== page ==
• Brownfields Grants and Loans: The Act provides $1.2 billion for grants and loans under U.S. EPA’s Brownfields Program over the next 5 years. Brownfield sites are contaminated properties that are remediated and redeveloped for reuse. U.S. EPA’s Brownfields Program, which is authorized under the Superfund statute, provides grants and loans for site characterization and remediation of Brownfields sites.
  • Water Infrastructure Appropriations: The Act includes the Drinking Water and Wastewater Infrastructure Act (S. 914) authorization bill, which provides $55 billion in reauthorizations and new funding under the Safe Drinking Water Act and the Clean Water Act, such as:
    • $10 billion in grants for mitigating perfluoroalkyl and polyfluoroalkyl substances (PFAS) in drinking water and wastewater systems.
    • $11.73 billion for lead service line replacement projects and $200 million to address lead in school drinking water systems.
    • $14.65 billion in funding under Drinking Water State Revolving Fund, which provides grants to states to provide loans for waste system infrastructure projects.
  • Resiliency Projects: The Act provides $17 billion in funding for resiliency projects and studies by agencies such as U.S. EPA, U.S. Army Corps in areas such as flood mitigation and control, coastal erosion and risk management, disaster mitigation, waste management, drought resiliency, ecosystem restoration, wildfire management, and pollution prevention.
  • Energy Infrastructure Appropriations: The Act includes the Energy Infrastructure Act (S. 2377) authorization bill, which includes:
    • $2.5 billion over 5 years to establish grants through the U.S. Dept. of Transportation to create publicly accessible alternative fuel vehicle charging infrastructure.
    • $1 billion each year for 5 years for funding to states creating electric vehicle charging infrastructure.
    • $1 billion each year for 5 years to replace outdated school buses, with 50% of the funds going toward zero-emission and low-emission alternative fuel buses.
    • $65 billion for energy and electric grid infrastructure and resiliency programs, including programs to enhance the current electric grid against extreme weather events, to establish grid flexibility by implementing smart grid technologies, and to conserve energy and reduce carbon emissions in the transportation sector.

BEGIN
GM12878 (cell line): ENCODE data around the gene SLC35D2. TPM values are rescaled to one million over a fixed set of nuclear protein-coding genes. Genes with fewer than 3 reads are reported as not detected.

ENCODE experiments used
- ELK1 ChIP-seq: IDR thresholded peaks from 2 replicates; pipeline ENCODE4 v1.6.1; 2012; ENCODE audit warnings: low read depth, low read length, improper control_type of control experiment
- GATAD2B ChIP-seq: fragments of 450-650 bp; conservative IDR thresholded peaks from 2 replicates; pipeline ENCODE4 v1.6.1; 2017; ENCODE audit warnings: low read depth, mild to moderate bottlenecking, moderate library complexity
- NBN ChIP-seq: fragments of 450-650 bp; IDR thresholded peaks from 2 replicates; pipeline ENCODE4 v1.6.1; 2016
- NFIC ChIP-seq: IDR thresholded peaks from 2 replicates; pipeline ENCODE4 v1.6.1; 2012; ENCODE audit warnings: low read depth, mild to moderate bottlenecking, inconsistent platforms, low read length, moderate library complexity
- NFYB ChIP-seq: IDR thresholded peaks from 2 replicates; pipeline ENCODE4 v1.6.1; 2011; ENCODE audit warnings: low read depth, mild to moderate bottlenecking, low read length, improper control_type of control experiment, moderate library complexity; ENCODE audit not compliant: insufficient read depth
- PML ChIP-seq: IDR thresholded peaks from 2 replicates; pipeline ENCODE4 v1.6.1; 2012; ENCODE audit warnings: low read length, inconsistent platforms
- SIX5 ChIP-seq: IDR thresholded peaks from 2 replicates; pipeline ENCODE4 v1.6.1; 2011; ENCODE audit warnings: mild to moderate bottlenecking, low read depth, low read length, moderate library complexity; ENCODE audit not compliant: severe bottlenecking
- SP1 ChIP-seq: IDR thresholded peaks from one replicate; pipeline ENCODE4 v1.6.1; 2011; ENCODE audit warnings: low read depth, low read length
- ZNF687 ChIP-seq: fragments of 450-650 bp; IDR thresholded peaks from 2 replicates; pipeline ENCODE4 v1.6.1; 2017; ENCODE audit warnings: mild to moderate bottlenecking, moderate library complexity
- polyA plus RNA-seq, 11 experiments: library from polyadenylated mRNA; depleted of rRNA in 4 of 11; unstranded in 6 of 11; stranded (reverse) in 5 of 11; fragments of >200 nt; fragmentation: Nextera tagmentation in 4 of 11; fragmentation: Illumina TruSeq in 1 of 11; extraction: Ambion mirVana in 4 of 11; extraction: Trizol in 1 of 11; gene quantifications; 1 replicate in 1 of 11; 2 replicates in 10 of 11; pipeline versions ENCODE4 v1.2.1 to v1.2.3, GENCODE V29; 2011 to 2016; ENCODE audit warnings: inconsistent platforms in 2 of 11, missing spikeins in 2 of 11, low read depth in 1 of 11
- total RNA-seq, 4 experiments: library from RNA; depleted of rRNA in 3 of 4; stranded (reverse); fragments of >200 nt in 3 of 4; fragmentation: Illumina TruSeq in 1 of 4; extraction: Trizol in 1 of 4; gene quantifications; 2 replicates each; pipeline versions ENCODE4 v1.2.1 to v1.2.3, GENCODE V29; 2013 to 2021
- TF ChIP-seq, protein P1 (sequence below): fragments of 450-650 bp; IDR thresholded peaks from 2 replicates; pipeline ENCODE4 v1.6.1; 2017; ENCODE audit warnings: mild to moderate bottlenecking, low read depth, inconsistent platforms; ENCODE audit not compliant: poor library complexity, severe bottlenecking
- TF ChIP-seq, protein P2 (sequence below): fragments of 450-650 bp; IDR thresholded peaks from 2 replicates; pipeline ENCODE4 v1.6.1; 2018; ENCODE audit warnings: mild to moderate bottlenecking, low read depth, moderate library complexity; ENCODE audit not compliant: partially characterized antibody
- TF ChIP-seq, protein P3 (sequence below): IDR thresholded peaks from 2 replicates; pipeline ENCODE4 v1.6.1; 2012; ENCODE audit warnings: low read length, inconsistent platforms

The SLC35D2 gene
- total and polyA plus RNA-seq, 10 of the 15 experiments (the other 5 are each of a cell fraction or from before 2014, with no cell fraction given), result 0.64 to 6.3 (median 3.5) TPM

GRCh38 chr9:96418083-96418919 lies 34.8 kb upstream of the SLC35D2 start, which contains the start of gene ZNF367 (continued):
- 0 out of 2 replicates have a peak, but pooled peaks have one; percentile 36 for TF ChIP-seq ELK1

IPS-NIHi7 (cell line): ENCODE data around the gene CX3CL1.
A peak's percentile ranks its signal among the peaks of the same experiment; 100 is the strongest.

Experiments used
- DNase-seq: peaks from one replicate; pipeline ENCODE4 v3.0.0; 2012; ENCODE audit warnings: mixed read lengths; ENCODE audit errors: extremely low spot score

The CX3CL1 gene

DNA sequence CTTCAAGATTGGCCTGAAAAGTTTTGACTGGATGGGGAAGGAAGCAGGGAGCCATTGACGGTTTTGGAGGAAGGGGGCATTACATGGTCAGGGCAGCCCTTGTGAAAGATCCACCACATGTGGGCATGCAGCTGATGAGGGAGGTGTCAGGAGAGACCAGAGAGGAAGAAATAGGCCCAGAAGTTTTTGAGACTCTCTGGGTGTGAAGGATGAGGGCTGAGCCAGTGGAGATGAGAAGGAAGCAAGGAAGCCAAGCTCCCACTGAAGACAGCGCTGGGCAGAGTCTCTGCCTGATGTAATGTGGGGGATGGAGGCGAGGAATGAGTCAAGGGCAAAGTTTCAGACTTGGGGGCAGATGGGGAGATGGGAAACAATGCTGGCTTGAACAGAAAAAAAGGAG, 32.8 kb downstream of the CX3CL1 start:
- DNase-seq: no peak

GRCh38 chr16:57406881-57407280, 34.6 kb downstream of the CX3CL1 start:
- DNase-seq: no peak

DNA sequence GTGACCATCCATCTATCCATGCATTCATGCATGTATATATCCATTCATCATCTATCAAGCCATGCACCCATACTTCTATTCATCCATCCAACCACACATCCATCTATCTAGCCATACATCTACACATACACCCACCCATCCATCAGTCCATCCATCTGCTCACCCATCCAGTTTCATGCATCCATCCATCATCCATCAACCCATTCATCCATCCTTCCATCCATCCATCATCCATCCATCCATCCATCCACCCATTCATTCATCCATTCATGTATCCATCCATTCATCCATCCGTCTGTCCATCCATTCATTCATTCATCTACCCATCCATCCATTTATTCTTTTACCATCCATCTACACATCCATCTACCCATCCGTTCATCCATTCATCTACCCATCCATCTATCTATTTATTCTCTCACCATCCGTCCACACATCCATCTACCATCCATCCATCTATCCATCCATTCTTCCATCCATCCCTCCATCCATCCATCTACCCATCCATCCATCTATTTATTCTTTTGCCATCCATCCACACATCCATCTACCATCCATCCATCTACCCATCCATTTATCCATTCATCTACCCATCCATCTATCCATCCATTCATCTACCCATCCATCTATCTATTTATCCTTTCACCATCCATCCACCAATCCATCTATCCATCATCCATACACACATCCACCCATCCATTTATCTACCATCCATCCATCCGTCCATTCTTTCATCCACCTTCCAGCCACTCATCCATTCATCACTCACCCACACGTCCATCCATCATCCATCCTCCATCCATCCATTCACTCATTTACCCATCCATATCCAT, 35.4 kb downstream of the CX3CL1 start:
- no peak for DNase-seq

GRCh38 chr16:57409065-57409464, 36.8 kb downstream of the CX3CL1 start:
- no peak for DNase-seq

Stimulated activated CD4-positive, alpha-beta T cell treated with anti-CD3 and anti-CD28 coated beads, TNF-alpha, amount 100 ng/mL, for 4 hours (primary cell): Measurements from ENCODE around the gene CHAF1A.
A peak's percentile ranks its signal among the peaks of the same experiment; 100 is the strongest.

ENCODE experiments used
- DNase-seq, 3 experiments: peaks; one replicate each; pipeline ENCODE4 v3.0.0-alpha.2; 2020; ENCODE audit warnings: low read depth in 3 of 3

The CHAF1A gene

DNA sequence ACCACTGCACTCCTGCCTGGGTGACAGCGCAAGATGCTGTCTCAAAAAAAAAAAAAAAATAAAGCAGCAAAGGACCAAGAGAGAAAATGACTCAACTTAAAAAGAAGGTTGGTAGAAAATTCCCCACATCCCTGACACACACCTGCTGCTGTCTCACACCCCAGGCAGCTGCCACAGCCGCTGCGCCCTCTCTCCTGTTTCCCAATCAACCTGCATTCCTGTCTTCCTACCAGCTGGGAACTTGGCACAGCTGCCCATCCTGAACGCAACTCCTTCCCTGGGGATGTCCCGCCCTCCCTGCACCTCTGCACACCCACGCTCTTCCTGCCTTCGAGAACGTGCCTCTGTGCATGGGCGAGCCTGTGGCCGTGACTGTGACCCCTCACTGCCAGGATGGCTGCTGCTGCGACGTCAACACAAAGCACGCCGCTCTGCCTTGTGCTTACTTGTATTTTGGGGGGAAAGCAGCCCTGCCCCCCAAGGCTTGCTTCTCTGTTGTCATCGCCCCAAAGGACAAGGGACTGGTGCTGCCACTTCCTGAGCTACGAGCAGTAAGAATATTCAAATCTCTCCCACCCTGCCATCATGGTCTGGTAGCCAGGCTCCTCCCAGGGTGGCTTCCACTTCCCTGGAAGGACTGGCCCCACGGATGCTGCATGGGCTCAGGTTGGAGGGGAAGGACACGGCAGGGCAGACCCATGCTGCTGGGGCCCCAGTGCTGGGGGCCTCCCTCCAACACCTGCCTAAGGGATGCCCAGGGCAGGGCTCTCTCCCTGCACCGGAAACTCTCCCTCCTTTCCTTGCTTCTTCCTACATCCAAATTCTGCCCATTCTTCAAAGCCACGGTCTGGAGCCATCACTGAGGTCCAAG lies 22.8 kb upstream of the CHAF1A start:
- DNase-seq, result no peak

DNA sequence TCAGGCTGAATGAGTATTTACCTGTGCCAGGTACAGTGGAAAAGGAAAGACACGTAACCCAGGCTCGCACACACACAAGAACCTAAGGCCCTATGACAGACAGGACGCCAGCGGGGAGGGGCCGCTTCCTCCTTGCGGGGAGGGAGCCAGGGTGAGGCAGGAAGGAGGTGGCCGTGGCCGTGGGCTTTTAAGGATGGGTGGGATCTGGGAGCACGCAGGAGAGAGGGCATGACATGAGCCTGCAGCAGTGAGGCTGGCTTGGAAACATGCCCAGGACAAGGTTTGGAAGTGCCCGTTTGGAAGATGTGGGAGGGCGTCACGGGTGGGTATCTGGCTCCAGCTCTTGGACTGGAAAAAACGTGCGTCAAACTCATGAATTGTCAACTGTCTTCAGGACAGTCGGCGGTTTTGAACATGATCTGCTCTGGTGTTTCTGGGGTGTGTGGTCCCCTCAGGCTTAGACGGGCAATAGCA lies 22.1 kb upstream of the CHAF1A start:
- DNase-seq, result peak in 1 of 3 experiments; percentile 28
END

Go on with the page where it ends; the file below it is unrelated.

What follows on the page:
• $3 billion for battery manufacturing and recycling and $200 million for electric drive vehicle battery recycling and second-life applications.
  • Carbon Capture and Hydrogen, Nuclear, and Hydropower Energy Research: The Act provides $6.42 billion for grants and loans for carbon storage and reduction programs in areas such as public transportation, traffic control, and intelligent transportation systems. The Act provides over $8 billion for the manufacturing of clean hydrogen and establishment of clean hydrogen hubs, $6 billion in Dept. of Energy supplemental appropriates related to nuclear energy, and $200 million for hydroelectric production and efficiency improvements.

The Infrastructure Act streamlines the environmental review, permitting, and approval of federal infrastructure projects. The Act reinstates a portion of the recently rescinded Executive Order 13801, known as the “One Federal Decision,” which expedites environmental review under the National Environmental Policy Act, or NEPA. This includes a two-year deadline for completing environmental review of major federal projects, limiting the scope of environmental impact statements, and development of categorical exclusions to accelerate federal projects. In addition, the Act amends the Fixing America’s Surface Transportation Act, or FAST Act, by repealing the sunset provision for the streamlining of cross-agency permitting and approval of federal infrastructure project.

The Infrastructure Act is now with the House, which is simultaneously considering a $3.5 trillion budget plan that includes environmental and energy related funding, tax incentives, grants and consumer rebates toward electric vehicles, green energy manufacturing and transportation, and clean energy and weatherization in homes. The budget plan also imposes polluter fees on methane and carbon.

The Infrastructure Act’s ultimate fate is uncertain. While it is likely to pass in some form, it is unclear whether the Act’s existing environmental and infrastructure funding and project streamlining provisions will survive intact. The House is expected to take up both the Infrastructure Act and the budget plan after it returns from break at the end of August.